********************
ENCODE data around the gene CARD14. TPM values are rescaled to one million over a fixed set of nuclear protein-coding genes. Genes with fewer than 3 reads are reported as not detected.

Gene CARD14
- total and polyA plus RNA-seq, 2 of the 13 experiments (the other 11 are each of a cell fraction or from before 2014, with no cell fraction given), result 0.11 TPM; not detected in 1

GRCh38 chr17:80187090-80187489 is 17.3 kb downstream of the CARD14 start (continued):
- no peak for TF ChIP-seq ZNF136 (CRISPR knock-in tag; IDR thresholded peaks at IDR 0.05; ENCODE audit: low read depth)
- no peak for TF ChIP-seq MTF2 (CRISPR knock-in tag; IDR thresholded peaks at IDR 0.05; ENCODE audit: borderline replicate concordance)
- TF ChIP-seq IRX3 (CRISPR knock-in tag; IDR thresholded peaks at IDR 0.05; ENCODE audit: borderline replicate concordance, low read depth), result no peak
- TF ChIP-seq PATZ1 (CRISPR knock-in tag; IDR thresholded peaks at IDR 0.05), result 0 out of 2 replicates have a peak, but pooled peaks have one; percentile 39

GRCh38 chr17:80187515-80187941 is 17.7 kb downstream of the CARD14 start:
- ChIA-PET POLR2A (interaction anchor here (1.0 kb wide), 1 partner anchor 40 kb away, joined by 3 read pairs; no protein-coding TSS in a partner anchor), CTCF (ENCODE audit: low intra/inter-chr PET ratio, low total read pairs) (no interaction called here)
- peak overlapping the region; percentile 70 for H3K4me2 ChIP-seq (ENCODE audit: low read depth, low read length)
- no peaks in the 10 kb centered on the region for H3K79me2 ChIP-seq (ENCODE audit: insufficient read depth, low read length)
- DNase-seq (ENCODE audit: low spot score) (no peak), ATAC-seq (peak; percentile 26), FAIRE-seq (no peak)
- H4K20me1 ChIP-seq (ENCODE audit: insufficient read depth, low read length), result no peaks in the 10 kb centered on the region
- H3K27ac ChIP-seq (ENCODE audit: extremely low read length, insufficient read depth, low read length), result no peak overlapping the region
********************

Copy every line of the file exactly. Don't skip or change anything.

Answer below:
ENCODE data around the gene CARD14. TPM values are rescaled to one million over a fixed set of nuclear protein-coding genes. Genes with fewer than 3 reads are reported as not detected.

Gene CARD14
- total and polyA plus RNA-seq, 2 of the 13 experiments (the other 11 are each of a cell fraction or from before 2014, with no cell fraction given), result 0.11 TPM; not detected in 1

GRCh38 chr17:80187090-80187489 is 17.3 kb downstream of the CARD14 start (continued):
- no peak for TF ChIP-seq ZNF136 (CRISPR knock-in tag; IDR thresholded peaks at IDR 0.05; ENCODE audit: low read depth)
- no peak for TF ChIP-seq MTF2 (CRISPR knock-in tag; IDR thresholded peaks at IDR 0.05; ENCODE audit: borderline replicate concordance)
- TF ChIP-seq IRX3 (CRISPR knock-in tag; IDR thresholded peaks at IDR 0.05; ENCODE audit: borderline replicate concordance, low read depth), result no peak
- TF ChIP-seq PATZ1 (CRISPR knock-in tag; IDR thresholded peaks at IDR 0.05), result 0 out of 2 replicates have a peak, but pooled peaks have one; percentile 39

GRCh38 chr17:80187515-80187941 is 17.7 kb downstream of the CARD14 start:
- ChIA-PET POLR2A (interaction anchor here (1.0 kb wide), 1 partner anchor 40 kb away, joined by 3 read pairs; no protein-coding TSS in a partner anchor), CTCF (ENCODE audit: low intra/inter-chr PET ratio, low total read pairs) (no interaction called here)
- peak overlapping the region; percentile 70 for H3K4me2 ChIP-seq (ENCODE audit: low read depth, low read length)
- no peaks in the 10 kb centered on the region for H3K79me2 ChIP-seq (ENCODE audit: insufficient read depth, low read length)
- DNase-seq (ENCODE audit: low spot score) (no peak), ATAC-seq (peak; percentile 26), FAIRE-seq (no peak)
- H4K20me1 ChIP-seq (ENCODE audit: insufficient read depth, low read length), result no peaks in the 10 kb centered on the region
- H3K27ac ChIP-seq (ENCODE audit: extremely low read length, insufficient read depth, low read length), result no peak overlapping the region